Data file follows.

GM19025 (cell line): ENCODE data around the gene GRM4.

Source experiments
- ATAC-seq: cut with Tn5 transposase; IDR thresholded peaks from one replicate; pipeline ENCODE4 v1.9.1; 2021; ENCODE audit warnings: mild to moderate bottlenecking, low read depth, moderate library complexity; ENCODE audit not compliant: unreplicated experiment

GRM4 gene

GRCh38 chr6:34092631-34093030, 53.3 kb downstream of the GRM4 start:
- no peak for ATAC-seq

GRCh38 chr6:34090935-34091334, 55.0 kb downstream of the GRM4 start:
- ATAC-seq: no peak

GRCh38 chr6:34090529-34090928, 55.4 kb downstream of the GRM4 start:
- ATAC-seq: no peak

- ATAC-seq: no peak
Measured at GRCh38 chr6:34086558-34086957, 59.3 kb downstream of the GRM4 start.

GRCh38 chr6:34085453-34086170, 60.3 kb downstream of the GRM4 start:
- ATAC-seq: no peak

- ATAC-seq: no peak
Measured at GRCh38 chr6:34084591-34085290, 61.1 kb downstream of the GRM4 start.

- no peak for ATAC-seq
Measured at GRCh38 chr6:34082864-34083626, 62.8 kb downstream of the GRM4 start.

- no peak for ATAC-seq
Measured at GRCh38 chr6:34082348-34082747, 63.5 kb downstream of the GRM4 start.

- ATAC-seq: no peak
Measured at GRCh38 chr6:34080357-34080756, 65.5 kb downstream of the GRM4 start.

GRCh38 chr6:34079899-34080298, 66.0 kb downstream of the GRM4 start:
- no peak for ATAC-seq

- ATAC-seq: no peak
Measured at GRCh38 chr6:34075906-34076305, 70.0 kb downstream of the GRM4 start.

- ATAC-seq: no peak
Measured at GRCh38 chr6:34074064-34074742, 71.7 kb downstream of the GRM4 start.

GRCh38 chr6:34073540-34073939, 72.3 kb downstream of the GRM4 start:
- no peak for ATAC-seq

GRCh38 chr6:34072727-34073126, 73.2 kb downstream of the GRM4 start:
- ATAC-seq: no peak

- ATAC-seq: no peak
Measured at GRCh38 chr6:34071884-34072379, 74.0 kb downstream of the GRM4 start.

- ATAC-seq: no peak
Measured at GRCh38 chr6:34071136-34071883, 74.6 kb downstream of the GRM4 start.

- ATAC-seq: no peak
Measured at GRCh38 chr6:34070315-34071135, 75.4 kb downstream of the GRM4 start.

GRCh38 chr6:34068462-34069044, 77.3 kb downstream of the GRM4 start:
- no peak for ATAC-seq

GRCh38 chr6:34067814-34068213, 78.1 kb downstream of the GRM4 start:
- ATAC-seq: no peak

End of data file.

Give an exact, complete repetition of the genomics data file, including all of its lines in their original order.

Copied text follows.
GM19025 (cell line): ENCODE data around the gene GRM4.

Source experiments
- ATAC-seq: cut with Tn5 transposase; IDR thresholded peaks from one replicate; pipeline ENCODE4 v1.9.1; 2021; ENCODE audit warnings: mild to moderate bottlenecking, low read depth, moderate library complexity; ENCODE audit not compliant: unreplicated experiment

GRM4 gene

GRCh38 chr6:34092631-34093030, 53.3 kb downstream of the GRM4 start:
- no peak for ATAC-seq

GRCh38 chr6:34090935-34091334, 55.0 kb downstream of the GRM4 start:
- ATAC-seq: no peak

GRCh38 chr6:34090529-34090928, 55.4 kb downstream of the GRM4 start:
- ATAC-seq: no peak

- ATAC-seq: no peak
Measured at GRCh38 chr6:34086558-34086957, 59.3 kb downstream of the GRM4 start.

GRCh38 chr6:34085453-34086170, 60.3 kb downstream of the GRM4 start:
- ATAC-seq: no peak

- ATAC-seq: no peak
Measured at GRCh38 chr6:34084591-34085290, 61.1 kb downstream of the GRM4 start.

- no peak for ATAC-seq
Measured at GRCh38 chr6:34082864-34083626, 62.8 kb downstream of the GRM4 start.

- no peak for ATAC-seq
Measured at GRCh38 chr6:34082348-34082747, 63.5 kb downstream of the GRM4 start.

- ATAC-seq: no peak
Measured at GRCh38 chr6:34080357-34080756, 65.5 kb downstream of the GRM4 start.

GRCh38 chr6:34079899-34080298, 66.0 kb downstream of the GRM4 start:
- no peak for ATAC-seq

- ATAC-seq: no peak
Measured at GRCh38 chr6:34075906-34076305, 70.0 kb downstream of the GRM4 start.

- ATAC-seq: no peak
Measured at GRCh38 chr6:34074064-34074742, 71.7 kb downstream of the GRM4 start.

GRCh38 chr6:34073540-34073939, 72.3 kb downstream of the GRM4 start:
- no peak for ATAC-seq

GRCh38 chr6:34072727-34073126, 73.2 kb downstream of the GRM4 start:
- ATAC-seq: no peak

- ATAC-seq: no peak
Measured at GRCh38 chr6:34071884-34072379, 74.0 kb downstream of the GRM4 start.

- ATAC-seq: no peak
Measured at GRCh38 chr6:34071136-34071883, 74.6 kb downstream of the GRM4 start.

- ATAC-seq: no peak
Measured at GRCh38 chr6:34070315-34071135, 75.4 kb downstream of the GRM4 start.

GRCh38 chr6:34068462-34069044, 77.3 kb downstream of the GRM4 start:
- no peak for ATAC-seq

GRCh38 chr6:34067814-34068213, 78.1 kb downstream of the GRM4 start:
- ATAC-seq: no peak